Reynolds and Lewis’ terms are up in October. Lewis, a three-term councilman, said he decided not to run prior to the recall effort. Reynolds noted the recall, as well as other obligations, pushed her away from running for reelection. Aderhold, whose term expires in 2018, said it’s too early to make that choice.

However, all is not said and done. Heartbeat of Homer is seeking reimbursement for its legal fees from the council members.

Categories: Alaska News

Sharp comments reflect ill will as Legislature starts 2nd special session

APRN Alaska News - Mon, 2017-06-19 17:42
Most members of the House Republican minority met during a break on Thursday. The caucus criticized the swift introduction and passage of a combined capital and operating budget. The Senate didn’t consider the budget. (Photo by Andrew Kitchenman/KTOO and Alaska Public Media)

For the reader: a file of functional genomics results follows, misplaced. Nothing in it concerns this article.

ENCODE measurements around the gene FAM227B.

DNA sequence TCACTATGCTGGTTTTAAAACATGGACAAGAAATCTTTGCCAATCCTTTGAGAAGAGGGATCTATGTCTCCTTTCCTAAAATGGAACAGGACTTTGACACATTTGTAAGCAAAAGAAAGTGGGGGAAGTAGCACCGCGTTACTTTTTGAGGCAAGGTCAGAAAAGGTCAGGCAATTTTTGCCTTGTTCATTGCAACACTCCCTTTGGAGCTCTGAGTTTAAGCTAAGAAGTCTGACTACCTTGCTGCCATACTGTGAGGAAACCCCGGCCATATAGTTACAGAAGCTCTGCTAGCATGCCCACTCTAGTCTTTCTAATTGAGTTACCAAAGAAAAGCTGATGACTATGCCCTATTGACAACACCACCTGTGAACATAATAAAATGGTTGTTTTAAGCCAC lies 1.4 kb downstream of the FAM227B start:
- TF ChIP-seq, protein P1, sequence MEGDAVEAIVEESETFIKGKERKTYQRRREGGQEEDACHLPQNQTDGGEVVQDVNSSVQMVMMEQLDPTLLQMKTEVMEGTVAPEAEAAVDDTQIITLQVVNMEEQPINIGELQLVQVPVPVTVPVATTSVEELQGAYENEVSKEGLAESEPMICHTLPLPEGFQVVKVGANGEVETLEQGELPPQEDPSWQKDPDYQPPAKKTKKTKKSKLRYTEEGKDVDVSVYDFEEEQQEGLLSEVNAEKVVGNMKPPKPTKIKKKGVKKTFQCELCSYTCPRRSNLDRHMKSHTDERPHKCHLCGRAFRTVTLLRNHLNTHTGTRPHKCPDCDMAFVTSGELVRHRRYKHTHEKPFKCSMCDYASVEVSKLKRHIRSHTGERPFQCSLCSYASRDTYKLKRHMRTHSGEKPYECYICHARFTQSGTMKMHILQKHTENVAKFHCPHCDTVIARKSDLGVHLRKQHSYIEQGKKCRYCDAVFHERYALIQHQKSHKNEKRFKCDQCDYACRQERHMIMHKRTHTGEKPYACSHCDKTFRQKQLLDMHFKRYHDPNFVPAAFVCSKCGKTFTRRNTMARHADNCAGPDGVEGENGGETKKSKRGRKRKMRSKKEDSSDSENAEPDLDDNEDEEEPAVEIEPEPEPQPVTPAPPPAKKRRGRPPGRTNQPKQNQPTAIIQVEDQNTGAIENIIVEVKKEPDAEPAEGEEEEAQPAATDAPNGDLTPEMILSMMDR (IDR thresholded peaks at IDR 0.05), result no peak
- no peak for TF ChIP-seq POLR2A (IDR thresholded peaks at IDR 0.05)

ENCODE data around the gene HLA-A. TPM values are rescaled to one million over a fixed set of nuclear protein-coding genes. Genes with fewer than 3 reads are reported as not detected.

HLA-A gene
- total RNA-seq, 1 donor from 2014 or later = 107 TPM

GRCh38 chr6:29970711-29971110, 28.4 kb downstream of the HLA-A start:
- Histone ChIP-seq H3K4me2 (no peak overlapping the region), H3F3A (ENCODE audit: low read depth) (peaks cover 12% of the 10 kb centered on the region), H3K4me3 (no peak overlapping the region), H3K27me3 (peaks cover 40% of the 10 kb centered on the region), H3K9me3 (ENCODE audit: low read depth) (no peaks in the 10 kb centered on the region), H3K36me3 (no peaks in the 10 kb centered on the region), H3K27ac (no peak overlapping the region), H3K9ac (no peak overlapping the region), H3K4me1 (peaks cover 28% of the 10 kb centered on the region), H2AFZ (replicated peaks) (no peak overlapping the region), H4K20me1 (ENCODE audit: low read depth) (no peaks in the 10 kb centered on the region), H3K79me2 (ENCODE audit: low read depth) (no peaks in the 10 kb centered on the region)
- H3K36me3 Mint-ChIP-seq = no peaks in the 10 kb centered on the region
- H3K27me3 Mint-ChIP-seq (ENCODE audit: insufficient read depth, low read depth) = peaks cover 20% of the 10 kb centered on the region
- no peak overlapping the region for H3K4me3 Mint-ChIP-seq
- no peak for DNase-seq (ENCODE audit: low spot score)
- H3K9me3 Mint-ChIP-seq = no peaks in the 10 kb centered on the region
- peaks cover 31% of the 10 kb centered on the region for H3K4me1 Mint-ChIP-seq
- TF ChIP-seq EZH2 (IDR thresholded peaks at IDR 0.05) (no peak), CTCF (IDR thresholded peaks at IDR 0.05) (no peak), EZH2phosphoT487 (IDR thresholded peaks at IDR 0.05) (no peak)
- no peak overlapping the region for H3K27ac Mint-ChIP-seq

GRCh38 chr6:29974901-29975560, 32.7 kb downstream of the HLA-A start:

On July 1, Alaska’s state government will shut down unless lawmakers can reach an agreement on a budget.

Two groups that may be difficult to bring together are the majority and minority caucuses in the House.

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House minority Republicans say they were blindsided by the majority’s late push to pass a combined operating and capital budget ahead of the end of the first special session last week.

And it led some lawmakers to denounce the majority, including Eagle River Rep. Dan Saddler.

He said the fast introduction of the 89-page budget amendment and the 2-minute limit on each House member’s comments were a travesty comparable with the attack by Imperial Japan on Pearl Harbor, which brought the United States into World War II.